The easy way was out. The pattern was in. The inspiration came from how the streets and transportation system of Chicago interlock and interweave.. Guagliardo spent an entire week (“nine to five,” he said) building the pattern. Then he spent the next week tweaking it.
“He spent I don’t know how many days hand-connecting all those little streets,” Whisler said. “He was just dazed. He had been staring at that pattern, hand-connecting to make sure there are no weird dead ends, and his head had just been living that for days.”
With the pattern done, the distinctive stars from the flag of Chicago placed on the front of the kit, and the Nike and team logos put in their standard spots, one thing remained—the back of the jersey. Guagliardo didn’t want the back to feel like it was from a different kit.
“We thought of the phrase, ‘put the city on our back.’” He said. “That sort of hit me. We should put the skyline there.”
He had thought the skyline had been done by too many people, but the Red Stars had their own spin on it now thanks to the pattern.
“That was the differentiator,” Guagliardo said.
The production phase presented its own challenge. Nike is the kit supplier to the NWSL. Similar to what adidas does with Major League Soccer, Nike provides each NWSL team with stock kits, onto which a small level of customisation is available. In this case, the elevated kit was a lot more complex, given that it wraps around the shirt and the pattern must interlock.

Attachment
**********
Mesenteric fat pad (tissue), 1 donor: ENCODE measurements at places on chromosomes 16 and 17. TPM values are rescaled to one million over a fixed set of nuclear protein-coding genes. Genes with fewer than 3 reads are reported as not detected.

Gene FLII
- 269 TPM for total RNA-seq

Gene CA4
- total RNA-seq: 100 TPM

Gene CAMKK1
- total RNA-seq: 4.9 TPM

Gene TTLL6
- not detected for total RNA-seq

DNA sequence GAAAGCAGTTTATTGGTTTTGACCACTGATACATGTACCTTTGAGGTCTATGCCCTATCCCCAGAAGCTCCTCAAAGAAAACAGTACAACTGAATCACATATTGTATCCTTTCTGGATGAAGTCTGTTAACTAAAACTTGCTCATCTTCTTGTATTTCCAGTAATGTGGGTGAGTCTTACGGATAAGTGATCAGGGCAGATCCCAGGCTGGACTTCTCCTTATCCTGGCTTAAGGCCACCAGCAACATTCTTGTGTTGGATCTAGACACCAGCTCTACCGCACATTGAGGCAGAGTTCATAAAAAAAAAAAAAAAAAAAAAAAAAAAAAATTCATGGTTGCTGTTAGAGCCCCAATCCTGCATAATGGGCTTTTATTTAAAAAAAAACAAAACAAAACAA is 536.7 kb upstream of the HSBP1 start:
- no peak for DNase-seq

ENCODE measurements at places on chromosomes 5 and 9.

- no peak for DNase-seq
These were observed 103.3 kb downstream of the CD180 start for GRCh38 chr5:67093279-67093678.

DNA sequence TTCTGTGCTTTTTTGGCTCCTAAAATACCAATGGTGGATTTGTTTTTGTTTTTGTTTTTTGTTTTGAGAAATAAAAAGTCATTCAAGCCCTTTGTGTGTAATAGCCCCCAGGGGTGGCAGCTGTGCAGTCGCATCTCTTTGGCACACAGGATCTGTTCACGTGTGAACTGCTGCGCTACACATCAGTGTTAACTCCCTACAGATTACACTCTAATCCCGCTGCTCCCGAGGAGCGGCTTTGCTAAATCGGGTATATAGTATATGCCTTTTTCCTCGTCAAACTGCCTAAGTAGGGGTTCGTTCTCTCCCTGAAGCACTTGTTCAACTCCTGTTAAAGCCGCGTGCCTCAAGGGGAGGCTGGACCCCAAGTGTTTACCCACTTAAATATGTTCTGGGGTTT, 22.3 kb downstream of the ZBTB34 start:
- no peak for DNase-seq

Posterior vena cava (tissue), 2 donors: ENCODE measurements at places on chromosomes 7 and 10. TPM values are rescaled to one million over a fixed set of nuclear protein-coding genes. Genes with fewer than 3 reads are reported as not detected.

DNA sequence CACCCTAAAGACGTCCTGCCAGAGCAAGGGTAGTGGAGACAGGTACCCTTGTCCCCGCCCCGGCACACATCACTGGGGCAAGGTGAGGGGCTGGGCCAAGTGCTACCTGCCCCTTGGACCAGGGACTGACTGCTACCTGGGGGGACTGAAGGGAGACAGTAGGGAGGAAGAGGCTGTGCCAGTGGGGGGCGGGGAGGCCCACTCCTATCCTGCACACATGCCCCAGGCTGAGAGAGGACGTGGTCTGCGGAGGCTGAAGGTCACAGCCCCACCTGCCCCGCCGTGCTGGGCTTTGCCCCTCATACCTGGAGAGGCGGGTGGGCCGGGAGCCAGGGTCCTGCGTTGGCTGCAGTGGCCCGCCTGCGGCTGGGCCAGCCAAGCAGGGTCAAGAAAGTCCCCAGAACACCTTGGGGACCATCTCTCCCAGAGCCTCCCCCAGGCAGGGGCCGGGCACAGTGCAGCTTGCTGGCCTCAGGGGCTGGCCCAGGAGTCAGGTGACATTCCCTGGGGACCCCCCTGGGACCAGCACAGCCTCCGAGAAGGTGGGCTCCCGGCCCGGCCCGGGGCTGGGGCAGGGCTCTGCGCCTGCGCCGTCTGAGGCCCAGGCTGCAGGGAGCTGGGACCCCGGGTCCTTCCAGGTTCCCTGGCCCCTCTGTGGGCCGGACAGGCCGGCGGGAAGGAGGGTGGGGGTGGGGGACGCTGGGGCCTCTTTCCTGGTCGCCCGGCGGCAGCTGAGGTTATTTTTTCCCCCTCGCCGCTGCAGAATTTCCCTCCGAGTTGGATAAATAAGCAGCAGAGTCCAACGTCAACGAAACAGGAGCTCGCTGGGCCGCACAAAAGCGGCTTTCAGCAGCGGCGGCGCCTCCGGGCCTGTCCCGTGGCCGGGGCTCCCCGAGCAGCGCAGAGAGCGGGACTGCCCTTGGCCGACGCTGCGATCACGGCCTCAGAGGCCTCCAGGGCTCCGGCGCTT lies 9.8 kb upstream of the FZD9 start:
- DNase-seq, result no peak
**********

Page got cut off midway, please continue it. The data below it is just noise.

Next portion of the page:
By mid-November 2018, Guagliardo and the Red Stars had pushed the new design concept over to Nike for approval. The team’s director of communication and marketing, Justyne Freud, was in charge of the proofing process. It took six or seven rounds with Nike, just to make sure everything—especially the pattern—was right.
The final element was the actual launch. With the mindset being that this is far more than a women’s soccer team kit, a bigger idea was needed. The kit’s launch video adopted the bigger way of thinking. It was produced along with creative agency The Times Chicago and features defender Sarah Gorden along with defender Casey Short and midfielder Julie Ertz.
“Justyne (Freud) said that she wanted to make a statement,” Gorden said. “And that’s the kind of person and group that we are. We want to make a statement. We’re not here to be average. We want to be in your face. We want to be loud. And the video was a great representation of that.”
Chicago’s new shirt is proving that custom kits can result in significant sales numbers.
Whisler said the kit puts the Red Stars on the stage. “We’re just doing everything we can to insinuate ourselves in the heads of Chicagoans.”
The players also like the new vibe.
“To me, a lot of the equality stuff is played out,” Defender Sarah Gorden said. “It’s a business. People are saying equality because they want to make money; they don’t actually believe in it! It is that F you attitude. I’m here to play soccer, and I’m here to kick ass on the field. If you want to come and watch badass women come together, then come to it! And if you have a problem with it, then stay at home.”
Reaction to the Red Stars’ new kit has been phenomenal.
The pattern came out so well that the team has incorporated into their design elements, too. For example, it appears on the season ticket holder package sent out prior to this season, and it is used on in the team’s social graphics as well.
Whisler believes this could not have happened if the Red Stars had outsourced the design to an outside agency. “At the end of the day, you can’t outsource passion. I think what you see in this jersey, there’s a lot of love. There’s a love by people who have put an awful lot of work into this team and this brand.”
Gorden said she was “blown away” by the design. Even just imagining the finished product had her excited: “I was like, wow, these jerseys would be sick.” She also added that having the city embedded in the kit serves as a constant a reminder that “this game is bigger than just you,” she said. “You’re playing for a city, you’re representing a bigger group of people. I think it’s a great reminder of that, and it’s the culture of Chicago right on our jersey.